Other Corporate—which includes intra-GCIB segment eliminations, certain one-time non-recurring items and tax amounts not allocated to GCIB products—reported a net loss of $5 million and $7 million for the 2003 third quarter and nine months, respectively, compared to a net loss of $10 million and $67 million in the 2002 third quarter and nine months. The decrease in Other Corporate net losses in 2003 is primarily attributable to lower GCIB segment eliminations, which impacted revenues and operating expenses.

25



PRIVATE CLIENT SERVICES

 
  Three Months Ended
September 30,

   
  Nine Months Ended
September 30,

   
 
In millions of dollars

  %
Change

  %
Change

 
  2003
  2002
  2003
  2002
 
Revenues, net of interest expense   $ 1,489   $ 1,430   4   $ 4,265   $ 4,488   (5 )
Operating expenses     1,162     1,133   3     3,390     3,496   (3 )
Provision for credit losses               1     2   (50 )
   
 
     
 
     
Income before taxes     327     297   10     874     990   (12 )
Income taxes     124     109   14     333     362   (8 )
   
 
     
 
     
Net income   $ 203   $ 188   8   $ 541   $ 628   (14 )
   
 
 
 
 
 
 

        Private Client Services provides investment advice, financial planning and retail brokerage services, primarily through the network of Smith Barney Financial Consultants. In addition, Private Client Services provides independent client-focused research to individuals and institutions around the world.

        Private Client Services net income of $203 million in the 2003 third quarter increased $15 million or 8% from 2002, primarily reflecting higher commissions due to increased customer trading activity and increased asset-based fee revenue reflecting higher client asset levels, partially offset by a decline in net interest revenue from securities-based lending, higher production-related compensation, and higher advertising & marketing and legal expenses. Net income was $541 million in the 2003 nine months, down $87 million or 14% from 2002, primarily due to lower asset-based fee revenue.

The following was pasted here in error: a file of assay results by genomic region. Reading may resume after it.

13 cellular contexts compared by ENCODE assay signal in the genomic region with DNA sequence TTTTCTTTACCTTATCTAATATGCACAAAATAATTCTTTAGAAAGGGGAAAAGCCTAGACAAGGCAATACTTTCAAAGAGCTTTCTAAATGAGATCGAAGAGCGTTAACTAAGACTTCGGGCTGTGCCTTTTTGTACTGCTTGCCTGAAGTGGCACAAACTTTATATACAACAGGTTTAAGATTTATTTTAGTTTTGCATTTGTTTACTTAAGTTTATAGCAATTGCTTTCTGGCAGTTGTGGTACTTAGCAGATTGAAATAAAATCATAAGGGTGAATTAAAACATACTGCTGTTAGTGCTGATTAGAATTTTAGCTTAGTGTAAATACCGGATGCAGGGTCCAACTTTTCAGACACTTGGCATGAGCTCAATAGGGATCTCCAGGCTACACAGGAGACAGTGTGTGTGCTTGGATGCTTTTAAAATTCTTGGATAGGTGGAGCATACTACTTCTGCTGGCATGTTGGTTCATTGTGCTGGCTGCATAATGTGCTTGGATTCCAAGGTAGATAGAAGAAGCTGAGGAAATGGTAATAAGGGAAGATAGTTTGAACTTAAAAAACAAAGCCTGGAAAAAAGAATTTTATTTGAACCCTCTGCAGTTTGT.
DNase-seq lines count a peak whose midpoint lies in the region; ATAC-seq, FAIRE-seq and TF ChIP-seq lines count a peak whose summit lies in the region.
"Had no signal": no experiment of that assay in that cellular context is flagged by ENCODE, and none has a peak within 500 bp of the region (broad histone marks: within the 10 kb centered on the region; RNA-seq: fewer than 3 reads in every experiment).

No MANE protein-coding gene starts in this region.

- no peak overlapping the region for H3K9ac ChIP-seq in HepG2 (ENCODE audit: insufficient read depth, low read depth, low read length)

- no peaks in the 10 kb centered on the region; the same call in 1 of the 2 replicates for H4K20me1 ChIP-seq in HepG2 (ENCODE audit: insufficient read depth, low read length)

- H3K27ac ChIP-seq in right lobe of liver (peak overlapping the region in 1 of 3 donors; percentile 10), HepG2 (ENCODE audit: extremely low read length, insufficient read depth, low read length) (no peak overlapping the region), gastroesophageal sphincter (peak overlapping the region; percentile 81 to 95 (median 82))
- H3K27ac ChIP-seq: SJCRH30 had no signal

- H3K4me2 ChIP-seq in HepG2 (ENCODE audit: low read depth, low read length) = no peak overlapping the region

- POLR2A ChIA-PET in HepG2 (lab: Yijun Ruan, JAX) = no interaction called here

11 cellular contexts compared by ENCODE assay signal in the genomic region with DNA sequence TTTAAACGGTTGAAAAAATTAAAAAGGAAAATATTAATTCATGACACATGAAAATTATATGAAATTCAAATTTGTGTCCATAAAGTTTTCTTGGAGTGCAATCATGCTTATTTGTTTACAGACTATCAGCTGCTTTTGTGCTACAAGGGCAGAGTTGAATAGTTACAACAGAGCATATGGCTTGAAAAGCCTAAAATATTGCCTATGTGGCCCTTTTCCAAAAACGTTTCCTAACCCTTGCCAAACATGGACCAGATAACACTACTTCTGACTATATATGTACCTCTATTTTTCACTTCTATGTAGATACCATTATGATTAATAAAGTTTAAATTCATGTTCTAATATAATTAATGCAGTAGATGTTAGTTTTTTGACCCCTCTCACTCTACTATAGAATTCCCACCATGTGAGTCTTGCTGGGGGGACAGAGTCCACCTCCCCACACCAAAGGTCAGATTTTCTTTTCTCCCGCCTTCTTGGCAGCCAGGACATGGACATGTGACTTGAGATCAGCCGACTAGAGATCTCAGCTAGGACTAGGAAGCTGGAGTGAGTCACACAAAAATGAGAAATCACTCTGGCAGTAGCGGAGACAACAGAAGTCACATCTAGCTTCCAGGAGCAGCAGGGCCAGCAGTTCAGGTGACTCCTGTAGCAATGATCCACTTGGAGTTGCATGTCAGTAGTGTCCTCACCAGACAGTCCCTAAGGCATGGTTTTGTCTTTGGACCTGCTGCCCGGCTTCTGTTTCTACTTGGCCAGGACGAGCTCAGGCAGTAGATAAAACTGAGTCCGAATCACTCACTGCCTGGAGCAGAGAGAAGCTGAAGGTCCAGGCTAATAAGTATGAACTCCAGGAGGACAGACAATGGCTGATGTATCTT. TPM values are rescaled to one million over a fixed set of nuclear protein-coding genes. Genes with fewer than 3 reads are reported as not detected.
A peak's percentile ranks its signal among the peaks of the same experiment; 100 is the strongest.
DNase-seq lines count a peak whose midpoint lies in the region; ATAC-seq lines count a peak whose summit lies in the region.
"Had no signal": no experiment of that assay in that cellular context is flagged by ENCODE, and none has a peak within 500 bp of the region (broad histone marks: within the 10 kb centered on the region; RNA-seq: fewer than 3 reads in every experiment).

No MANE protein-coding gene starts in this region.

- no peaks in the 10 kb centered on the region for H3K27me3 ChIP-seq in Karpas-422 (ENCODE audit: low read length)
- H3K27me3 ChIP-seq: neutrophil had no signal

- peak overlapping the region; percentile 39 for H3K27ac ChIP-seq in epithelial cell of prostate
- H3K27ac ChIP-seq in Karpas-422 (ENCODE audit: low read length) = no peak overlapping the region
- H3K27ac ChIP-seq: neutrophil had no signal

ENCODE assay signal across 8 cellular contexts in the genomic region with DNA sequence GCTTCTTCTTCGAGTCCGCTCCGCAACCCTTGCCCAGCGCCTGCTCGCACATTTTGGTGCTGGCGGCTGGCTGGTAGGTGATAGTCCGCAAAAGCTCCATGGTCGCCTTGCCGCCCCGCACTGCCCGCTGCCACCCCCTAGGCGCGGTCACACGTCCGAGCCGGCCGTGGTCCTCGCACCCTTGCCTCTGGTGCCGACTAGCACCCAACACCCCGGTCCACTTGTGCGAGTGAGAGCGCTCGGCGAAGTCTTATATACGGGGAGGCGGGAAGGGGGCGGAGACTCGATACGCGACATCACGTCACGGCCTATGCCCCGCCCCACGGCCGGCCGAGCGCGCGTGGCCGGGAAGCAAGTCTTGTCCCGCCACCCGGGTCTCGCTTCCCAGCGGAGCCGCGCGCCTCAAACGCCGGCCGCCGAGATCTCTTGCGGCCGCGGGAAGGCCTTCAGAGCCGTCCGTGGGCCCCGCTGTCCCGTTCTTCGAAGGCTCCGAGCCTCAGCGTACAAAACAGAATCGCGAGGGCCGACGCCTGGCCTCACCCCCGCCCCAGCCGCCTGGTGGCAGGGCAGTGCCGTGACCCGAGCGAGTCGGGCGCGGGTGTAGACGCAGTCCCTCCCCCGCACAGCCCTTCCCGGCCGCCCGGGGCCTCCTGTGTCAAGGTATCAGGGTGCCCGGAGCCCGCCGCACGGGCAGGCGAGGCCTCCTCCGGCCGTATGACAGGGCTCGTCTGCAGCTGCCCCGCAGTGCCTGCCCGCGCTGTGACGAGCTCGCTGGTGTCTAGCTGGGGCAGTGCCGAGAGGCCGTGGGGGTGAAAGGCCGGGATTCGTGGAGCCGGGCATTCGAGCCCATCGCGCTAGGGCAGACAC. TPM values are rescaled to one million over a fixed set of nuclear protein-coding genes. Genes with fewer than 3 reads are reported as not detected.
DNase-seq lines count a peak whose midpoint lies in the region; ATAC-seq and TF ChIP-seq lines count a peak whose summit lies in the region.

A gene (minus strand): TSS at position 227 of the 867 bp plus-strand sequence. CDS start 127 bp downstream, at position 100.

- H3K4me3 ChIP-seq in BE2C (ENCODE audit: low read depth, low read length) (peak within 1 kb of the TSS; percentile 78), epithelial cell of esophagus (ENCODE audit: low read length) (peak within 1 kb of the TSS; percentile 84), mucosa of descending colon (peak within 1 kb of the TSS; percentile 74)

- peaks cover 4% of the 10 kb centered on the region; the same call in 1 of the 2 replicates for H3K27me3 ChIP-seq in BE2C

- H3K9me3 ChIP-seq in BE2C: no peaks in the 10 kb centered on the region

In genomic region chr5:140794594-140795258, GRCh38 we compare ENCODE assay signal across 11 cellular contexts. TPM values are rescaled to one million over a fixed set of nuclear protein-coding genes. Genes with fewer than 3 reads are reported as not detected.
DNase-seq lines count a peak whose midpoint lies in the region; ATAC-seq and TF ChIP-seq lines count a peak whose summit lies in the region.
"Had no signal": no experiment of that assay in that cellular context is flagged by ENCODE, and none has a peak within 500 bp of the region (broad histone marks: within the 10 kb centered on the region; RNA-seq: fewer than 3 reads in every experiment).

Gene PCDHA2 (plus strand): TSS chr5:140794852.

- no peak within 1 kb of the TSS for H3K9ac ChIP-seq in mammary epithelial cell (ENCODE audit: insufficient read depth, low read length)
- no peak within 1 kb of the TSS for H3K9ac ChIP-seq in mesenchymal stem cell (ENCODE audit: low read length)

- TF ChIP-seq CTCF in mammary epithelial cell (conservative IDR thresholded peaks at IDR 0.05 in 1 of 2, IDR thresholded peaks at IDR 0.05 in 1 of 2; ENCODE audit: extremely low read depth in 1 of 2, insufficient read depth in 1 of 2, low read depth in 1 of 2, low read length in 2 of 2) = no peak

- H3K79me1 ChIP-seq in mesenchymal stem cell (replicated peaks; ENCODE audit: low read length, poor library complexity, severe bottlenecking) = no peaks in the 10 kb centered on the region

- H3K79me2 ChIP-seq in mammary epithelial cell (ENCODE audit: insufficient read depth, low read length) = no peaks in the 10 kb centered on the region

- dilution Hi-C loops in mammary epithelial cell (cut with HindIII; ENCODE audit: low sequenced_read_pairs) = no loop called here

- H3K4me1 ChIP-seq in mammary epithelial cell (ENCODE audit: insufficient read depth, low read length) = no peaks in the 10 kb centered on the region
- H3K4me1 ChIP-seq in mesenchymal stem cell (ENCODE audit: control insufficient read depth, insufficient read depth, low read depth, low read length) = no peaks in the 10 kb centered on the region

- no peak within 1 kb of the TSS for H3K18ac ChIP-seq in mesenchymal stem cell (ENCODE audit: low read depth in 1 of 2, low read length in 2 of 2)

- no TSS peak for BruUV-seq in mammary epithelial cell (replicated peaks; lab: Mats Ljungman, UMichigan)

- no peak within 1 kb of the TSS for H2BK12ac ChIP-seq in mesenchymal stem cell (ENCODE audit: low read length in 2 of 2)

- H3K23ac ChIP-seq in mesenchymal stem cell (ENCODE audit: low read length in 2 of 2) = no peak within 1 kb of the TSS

Revenues, net of interest expense, of $1.489 billion in the 2003 third quarter increased $59 million or 4% from 2002, reflecting increases in both transactional and asset-based fee revenue. Transactional revenue increased $46 million or 7% primarily reflecting higher customer activity. Fee-based revenue increased $13 million or 2% reflecting higher client asset levels. Revenue was $4.265 billion in the 2003 nine months, down $223 million or 5%, primarily due to lower asset-based fee revenue along with lower transactional revenue.

        Total assets under fee-based management were $192 billion as of September 30, 2003, up $40 billion or 26% from the prior-year quarter, primarily due to an increase in market values and positive net flows. Total client assets, including assets under fee-based management, of $998 billion at September 30, 2003, increased $148 billion or 17% compared to the prior-year quarter principally due to market appreciation and positive net flows. Net flows were a positive $5 billion in the 2003 third quarter, down $2 billion from the prior-year period. Private Client Services had 12,254 financial consultants as of September 30, 2003, compared with 12,744 as of September 30, 2002. Annualized revenue per financial consultant of $481,000 increased 8% from the prior-year quarter.